Epicanthal fold, also known as ‘epicanthus’, is a common feature found in people with East Asian descent. However, for others it is the result of some congenital disorders. The following article sheds some light on this feature.
Epicanthal fold refers to the folded skin of the upper eyelids that covers the upper inner corner (called canthus) of the eye. It stretches from the nasal corner to the interior side of the eyebrow. Eyes with this fold look almond-shaped or boat-shaped. Along with East Asian people, such eyes are common in children with inherited genetic diseases. Epicanthus may occur to fetuses or newborn children of any race, before the nose bridge starts elevating. The folds can be fully or less developed, and may change shape or decrease in size with age.
The cause of epicanthus in East Asian people is still not known; however, there are various theories that hold the genes, complex anatomy, and the environment, responsible for developing this feature. For other races, the causes can be associated with various genetic disorders such as:
It is a congenital disorder that affects the body, as well as the mind, and causes mental retardation. It occurs due to an error in the mother’s egg, that causes the extra 21st chromosome to attach to the normal pair. It can be diagnosed in the fetus, by performing tests during pregnancy. After birth, it is identified by the physical appearance of the child. Children affected by Down Syndrome have a flat face and short stature. The face is characterized by epicanthal creases, which make them appear like Mongolian people.
Turner Syndrome is a rare genetic disorder which occurs when a single X chromosome is left unpaired. Such patients are women with 45 chromosomes. Fetuses detected with Turner Syndrome are generally aborted, but those who survive can be identified by certain physical characteristics such as webbed neck, shield chest, short stature, cubitus valgus, lymphedema, and skeletal autoimmune, dermatological, and renal complications. Such skin and bone related complications lead to the development of these folds.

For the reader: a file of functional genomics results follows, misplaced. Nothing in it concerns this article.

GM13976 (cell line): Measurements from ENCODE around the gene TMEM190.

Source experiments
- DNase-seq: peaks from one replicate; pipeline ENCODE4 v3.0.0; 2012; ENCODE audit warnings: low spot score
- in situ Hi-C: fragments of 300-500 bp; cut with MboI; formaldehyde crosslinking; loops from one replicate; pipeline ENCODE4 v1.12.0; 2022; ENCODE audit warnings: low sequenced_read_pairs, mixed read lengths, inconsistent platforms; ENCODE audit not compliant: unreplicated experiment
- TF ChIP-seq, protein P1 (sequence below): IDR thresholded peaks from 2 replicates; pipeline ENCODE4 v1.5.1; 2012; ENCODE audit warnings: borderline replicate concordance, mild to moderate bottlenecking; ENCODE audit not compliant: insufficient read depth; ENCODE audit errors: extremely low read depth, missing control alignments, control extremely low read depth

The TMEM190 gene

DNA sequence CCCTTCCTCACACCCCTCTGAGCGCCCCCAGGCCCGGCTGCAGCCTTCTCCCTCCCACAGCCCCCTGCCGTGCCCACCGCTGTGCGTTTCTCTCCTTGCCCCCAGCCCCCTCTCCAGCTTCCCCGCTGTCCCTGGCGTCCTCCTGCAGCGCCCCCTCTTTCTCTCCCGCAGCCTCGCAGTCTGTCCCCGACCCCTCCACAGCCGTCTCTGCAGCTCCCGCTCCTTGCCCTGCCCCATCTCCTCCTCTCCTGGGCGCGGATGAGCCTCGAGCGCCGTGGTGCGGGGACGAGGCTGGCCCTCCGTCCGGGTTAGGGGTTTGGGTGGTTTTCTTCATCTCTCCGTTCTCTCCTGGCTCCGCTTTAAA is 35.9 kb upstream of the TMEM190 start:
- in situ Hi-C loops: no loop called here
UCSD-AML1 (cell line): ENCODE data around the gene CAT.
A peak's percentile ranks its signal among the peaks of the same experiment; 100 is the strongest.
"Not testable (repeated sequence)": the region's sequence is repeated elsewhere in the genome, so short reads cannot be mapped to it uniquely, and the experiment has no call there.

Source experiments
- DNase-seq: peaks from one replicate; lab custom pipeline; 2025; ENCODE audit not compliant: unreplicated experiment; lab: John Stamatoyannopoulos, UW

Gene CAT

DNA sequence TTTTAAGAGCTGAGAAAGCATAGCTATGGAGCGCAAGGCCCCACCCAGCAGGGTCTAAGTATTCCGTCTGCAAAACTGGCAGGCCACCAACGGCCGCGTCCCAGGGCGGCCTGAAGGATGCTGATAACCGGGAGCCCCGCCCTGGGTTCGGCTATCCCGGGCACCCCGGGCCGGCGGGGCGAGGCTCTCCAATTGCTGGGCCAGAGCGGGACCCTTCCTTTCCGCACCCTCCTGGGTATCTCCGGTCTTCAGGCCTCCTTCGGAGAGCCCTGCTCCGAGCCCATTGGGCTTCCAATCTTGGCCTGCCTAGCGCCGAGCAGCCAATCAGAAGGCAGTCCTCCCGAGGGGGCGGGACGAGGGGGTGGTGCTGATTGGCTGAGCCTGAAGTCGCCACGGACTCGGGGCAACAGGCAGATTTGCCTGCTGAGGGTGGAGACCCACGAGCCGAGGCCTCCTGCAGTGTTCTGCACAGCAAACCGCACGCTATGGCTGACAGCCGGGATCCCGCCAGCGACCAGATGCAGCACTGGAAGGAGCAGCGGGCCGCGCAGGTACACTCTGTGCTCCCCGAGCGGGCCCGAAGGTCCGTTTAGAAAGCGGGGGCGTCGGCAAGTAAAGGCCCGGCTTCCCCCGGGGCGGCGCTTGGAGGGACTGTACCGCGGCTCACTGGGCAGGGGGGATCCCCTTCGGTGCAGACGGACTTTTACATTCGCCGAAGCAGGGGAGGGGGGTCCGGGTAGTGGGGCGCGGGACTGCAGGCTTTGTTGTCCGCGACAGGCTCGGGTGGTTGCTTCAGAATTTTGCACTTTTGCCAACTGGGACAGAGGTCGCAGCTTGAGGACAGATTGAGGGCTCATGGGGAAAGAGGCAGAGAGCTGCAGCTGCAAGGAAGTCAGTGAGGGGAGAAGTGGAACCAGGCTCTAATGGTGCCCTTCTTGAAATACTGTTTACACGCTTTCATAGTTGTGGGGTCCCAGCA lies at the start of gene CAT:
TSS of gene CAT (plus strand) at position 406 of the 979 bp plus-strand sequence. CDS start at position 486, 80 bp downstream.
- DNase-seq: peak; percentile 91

Fetal Alcohol Syndrome
This disorder is caused due to excessive consumption of alcohol by the mother-to-be during pregnancy. The alcohol can be harmful to the fetus by increasing the risk of low birth weight, delayed growth, thin upper lip, short palpebral fissures, and unusual facial features. This may lead to folds in the canthus of the eye.
Children with Williams Syndrome are prone to heart diseases, hypertension, and kidney problems. They exhibit “elfin” facial features along with epicanthus.
This is a rare congenital disorder that results in chest deformity, undescended testes, and pulmonic stenosis. Children affected by this disorder possess short stature, drooping upper eyelid along with epicanthal creases, and widely spaced eyes.
This is a rare inherited chromosomal disorder that affects the mental and physical growth of the child. It is more common in female infants than male infants. Such kids are attributed with wide set of eyes, prominent forehead, broad and beaked nose, small head, seizures, mental retardation, malformation of hands, chest, feet, spine, heart, and underdeveloped genitals and urinary organs.
Apart from the aforementioned list of genetic disorders, there are other rare genetic disorders such as Rubinstein-Taybi Syndrome, Blepharophimosis Syndrome, and Trisomy 18, that have harmful effects on children and cause epicanthal creases. In East Asian people, epicanthal folds neither pose any danger nor are the result of any disorder. According to the evolution theory, it may be a necessary variation in human genetics and adaptive feature that helps people adjust with natural local conditions. For example, these folds are common in people living in snowy regions, deserts, etc. Such eye design helps them protect themselves from strong winds, cold weather, and harsh UV rays.
Disclaimer: This HealthHearty article is for informative purposes only, and should not be used as a replacement for expert medical advice.